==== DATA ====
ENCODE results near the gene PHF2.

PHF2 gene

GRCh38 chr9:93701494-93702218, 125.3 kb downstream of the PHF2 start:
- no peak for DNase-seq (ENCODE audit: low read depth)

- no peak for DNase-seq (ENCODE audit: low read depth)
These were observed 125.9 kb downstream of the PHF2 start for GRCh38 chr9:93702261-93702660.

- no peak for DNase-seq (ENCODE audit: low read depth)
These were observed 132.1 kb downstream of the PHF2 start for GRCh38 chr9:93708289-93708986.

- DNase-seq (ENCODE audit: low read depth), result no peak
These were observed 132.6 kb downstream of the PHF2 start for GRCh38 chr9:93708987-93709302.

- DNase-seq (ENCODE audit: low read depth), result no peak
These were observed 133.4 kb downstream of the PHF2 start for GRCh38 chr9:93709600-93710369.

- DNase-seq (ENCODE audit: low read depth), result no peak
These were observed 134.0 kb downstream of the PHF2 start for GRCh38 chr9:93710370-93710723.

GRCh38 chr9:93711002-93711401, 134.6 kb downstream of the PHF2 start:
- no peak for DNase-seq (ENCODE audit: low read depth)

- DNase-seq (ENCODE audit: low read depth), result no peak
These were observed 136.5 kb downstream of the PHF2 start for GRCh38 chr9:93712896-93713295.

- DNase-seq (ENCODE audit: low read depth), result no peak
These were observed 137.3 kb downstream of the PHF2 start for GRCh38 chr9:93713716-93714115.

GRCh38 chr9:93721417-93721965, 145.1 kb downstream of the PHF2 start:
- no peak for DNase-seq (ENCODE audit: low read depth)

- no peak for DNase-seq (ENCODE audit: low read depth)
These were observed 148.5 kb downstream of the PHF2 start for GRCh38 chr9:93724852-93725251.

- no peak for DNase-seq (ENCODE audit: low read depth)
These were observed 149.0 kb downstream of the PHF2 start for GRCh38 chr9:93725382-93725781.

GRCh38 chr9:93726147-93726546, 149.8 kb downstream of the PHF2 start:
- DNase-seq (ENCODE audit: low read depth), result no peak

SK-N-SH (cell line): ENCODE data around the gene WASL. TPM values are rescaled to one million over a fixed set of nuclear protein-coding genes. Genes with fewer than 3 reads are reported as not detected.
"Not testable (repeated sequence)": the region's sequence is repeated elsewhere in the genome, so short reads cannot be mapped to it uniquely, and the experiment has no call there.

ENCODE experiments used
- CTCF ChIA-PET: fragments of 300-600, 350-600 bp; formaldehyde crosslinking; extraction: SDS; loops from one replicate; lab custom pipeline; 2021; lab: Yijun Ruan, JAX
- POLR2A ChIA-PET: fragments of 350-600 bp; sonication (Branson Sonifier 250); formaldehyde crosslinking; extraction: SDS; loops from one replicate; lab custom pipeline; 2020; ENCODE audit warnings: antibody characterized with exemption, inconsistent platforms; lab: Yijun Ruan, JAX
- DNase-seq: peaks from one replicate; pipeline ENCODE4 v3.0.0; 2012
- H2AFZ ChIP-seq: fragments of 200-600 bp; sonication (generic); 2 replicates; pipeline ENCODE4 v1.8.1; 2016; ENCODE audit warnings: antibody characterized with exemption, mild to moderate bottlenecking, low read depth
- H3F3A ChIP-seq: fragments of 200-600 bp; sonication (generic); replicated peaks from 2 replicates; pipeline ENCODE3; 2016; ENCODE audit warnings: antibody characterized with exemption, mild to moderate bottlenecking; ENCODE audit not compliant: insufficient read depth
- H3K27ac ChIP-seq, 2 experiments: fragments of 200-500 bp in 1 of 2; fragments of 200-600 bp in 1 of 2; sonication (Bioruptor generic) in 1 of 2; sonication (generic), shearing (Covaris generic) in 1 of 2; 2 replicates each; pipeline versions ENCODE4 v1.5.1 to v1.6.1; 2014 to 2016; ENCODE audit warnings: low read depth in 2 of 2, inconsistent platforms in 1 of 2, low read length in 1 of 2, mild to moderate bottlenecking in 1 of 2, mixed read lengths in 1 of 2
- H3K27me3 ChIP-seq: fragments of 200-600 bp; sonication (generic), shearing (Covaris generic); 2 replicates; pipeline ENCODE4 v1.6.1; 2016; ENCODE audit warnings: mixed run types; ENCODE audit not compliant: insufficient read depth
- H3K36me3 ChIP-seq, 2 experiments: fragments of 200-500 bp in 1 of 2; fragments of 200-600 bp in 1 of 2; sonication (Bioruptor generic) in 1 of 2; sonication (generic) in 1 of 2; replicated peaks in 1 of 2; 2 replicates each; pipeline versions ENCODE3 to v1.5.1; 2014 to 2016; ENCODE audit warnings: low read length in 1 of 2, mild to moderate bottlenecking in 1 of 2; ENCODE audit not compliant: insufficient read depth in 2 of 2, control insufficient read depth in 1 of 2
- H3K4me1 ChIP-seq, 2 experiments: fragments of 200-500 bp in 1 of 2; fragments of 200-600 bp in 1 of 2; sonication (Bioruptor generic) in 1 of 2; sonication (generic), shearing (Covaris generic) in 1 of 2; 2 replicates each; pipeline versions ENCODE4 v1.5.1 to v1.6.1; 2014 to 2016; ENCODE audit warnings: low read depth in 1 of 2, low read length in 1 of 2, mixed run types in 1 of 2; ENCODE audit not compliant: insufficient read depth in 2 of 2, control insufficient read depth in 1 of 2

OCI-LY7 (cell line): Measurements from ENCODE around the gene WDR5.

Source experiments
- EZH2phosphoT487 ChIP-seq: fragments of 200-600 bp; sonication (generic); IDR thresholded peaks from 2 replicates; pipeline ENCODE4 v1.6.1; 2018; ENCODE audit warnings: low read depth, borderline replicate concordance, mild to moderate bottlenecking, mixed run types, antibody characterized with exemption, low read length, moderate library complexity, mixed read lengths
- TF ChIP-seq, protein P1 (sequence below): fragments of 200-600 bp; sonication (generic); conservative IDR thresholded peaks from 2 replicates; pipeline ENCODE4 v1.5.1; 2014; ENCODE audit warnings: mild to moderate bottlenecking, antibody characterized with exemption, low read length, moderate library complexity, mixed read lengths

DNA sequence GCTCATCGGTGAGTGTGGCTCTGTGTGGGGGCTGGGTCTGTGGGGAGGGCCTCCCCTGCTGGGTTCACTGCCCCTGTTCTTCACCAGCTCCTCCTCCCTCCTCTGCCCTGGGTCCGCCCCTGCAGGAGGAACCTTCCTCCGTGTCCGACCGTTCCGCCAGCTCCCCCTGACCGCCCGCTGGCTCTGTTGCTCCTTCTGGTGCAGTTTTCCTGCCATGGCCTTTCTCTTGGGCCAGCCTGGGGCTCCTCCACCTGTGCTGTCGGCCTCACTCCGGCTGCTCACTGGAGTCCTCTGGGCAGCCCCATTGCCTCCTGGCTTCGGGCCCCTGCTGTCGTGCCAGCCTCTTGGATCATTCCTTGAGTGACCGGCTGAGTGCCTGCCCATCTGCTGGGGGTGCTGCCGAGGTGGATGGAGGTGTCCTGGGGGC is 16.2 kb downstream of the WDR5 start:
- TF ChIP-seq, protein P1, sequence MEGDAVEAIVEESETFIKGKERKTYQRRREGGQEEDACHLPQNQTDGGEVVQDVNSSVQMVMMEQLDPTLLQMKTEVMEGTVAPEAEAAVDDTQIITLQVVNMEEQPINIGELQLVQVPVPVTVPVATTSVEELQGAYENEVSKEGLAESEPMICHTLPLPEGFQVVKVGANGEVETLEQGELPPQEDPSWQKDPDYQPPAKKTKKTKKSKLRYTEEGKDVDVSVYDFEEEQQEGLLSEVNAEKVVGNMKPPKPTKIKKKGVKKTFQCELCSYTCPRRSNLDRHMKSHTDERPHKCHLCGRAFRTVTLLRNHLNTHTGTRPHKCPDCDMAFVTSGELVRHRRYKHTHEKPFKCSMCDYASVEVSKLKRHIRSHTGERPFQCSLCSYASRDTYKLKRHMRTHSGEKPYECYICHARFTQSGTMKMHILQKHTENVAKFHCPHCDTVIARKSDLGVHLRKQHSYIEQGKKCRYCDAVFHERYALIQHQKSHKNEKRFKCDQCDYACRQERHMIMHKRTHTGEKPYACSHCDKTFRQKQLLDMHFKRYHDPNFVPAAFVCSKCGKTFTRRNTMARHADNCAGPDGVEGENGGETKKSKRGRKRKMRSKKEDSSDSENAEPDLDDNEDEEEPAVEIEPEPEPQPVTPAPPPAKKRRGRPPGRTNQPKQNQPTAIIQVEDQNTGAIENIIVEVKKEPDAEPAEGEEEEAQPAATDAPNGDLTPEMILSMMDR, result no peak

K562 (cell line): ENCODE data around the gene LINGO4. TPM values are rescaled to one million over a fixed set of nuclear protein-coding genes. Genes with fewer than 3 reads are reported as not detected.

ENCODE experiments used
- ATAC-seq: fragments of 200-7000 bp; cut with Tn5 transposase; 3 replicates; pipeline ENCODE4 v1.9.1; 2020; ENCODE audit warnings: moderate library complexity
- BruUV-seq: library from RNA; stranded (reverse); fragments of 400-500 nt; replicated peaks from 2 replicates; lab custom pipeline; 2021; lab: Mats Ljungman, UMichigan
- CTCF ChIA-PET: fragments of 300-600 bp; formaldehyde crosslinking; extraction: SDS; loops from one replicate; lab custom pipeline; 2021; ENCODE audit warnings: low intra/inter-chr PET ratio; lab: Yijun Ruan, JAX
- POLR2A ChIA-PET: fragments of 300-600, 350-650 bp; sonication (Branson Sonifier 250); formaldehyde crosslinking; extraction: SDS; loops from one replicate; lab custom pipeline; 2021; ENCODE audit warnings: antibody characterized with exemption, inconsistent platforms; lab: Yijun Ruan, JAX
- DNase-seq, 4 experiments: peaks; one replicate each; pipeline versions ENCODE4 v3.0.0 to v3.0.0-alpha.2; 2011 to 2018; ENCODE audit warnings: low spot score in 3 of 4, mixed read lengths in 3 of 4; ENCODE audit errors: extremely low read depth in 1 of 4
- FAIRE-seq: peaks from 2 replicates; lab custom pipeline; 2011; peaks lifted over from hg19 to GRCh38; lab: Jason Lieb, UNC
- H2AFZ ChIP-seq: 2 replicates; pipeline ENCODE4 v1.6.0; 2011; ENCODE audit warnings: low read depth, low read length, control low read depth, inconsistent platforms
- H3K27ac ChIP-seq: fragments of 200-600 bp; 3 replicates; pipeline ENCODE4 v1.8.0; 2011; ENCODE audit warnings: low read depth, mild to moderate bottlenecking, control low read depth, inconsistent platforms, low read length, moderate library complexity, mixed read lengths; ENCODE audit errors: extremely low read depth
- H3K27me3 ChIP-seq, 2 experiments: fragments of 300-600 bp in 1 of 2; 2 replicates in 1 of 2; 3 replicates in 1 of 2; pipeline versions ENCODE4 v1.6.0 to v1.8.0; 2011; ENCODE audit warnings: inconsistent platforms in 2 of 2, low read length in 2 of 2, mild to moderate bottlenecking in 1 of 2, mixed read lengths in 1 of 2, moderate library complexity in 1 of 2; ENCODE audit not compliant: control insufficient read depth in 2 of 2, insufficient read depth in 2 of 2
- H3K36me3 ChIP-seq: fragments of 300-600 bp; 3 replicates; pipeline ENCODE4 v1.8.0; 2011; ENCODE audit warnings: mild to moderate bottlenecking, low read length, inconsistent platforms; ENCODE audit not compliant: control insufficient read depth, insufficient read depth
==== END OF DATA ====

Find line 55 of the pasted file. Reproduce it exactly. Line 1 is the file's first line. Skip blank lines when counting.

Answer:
- H2AFZ ChIP-seq: 2 replicates; pipeline ENCODE4 v1.6.0; 2011; ENCODE audit warnings: low read depth, low read length, control low read depth, inconsistent platforms